Materialism means one just lives this life and when one dies that is the end of it. Those with the soul-view do their best to live a moral life and hope to be born in Heaven (Abrahamic religions) or in a Brahma realm which is supposed to be permanent (Hinduism.)

- Most people have difficulty in understanding the Buddha’s view. Since it involves rebirth, the difficulty is to see how it is different from the soul-view.
- One quick way to see the difference is to compare Buddha’s view with that of Hinduism. In Abrahamic religions, one will be born either in heaven or hell, i.e., there are not many rebirths. But in both Buddha Dhamma and Hinduism, there can be numerous rebirths. In Buddhism, that process ends when one attains Nibbāna (as an Arahant). In Hinduism, it ends when one is born in the realm of Mahā Brahma.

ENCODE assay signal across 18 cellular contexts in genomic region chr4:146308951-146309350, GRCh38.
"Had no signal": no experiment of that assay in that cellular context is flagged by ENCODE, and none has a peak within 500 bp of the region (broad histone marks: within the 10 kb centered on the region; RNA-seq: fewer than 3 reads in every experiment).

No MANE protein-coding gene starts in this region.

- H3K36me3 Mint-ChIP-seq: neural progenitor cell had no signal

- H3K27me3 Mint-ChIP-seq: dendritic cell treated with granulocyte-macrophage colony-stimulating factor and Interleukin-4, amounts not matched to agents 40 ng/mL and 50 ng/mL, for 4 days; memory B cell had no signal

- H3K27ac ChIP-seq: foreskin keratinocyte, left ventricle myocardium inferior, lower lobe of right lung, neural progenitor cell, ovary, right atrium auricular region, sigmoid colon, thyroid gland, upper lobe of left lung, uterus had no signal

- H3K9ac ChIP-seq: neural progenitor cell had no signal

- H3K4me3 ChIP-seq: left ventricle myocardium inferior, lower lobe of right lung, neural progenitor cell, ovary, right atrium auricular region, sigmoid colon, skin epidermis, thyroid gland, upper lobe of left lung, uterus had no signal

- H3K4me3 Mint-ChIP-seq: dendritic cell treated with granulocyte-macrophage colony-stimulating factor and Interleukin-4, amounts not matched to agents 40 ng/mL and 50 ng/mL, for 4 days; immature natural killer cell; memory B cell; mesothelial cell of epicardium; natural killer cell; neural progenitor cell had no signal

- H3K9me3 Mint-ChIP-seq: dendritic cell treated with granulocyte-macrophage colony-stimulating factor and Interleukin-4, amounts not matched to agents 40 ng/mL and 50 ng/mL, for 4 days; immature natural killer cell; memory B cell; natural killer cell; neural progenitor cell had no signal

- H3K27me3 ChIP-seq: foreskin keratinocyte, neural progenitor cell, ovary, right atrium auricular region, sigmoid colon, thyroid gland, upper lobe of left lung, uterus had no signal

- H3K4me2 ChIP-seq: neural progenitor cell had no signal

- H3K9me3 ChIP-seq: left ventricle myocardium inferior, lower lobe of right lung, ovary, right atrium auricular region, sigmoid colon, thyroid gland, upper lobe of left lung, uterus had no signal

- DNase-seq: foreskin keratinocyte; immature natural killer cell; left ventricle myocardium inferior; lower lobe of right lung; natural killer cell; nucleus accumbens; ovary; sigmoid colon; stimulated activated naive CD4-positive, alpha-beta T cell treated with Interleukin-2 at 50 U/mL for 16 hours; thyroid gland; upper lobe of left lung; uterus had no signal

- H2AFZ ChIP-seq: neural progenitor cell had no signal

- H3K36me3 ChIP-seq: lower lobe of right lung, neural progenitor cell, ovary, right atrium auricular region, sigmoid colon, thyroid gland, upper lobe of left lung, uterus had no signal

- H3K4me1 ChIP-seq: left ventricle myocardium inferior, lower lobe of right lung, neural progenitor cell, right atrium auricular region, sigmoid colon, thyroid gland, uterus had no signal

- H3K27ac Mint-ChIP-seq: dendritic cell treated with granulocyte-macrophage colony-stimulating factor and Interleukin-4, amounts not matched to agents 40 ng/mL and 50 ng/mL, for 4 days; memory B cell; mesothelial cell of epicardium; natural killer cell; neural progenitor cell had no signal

- The other key difference between Hinduism and Buddhism is the following. In Hinduism, future lives are “reincarnations” of the same ātman (similar to a soul in Abrahamic religions.) Reincarnation implies it is the same “essence” (as a soul) that just moves from one life to another.
- In Buddha Dhamma, there is no such soul or ātman that goes from life-to-life. Instead of “REINCARNATION”, it is REBIRTH. This is THE crucial difference.

How Is Rebirth Different From Reincarnation?

6. Reincarnation implies that there is SOMETHING unique AND unchanging in a human that is carried to the next life. The body can take different forms, but there is a “unique life force” (my characterization of “ātman“) that remains unchanged from life-to-life.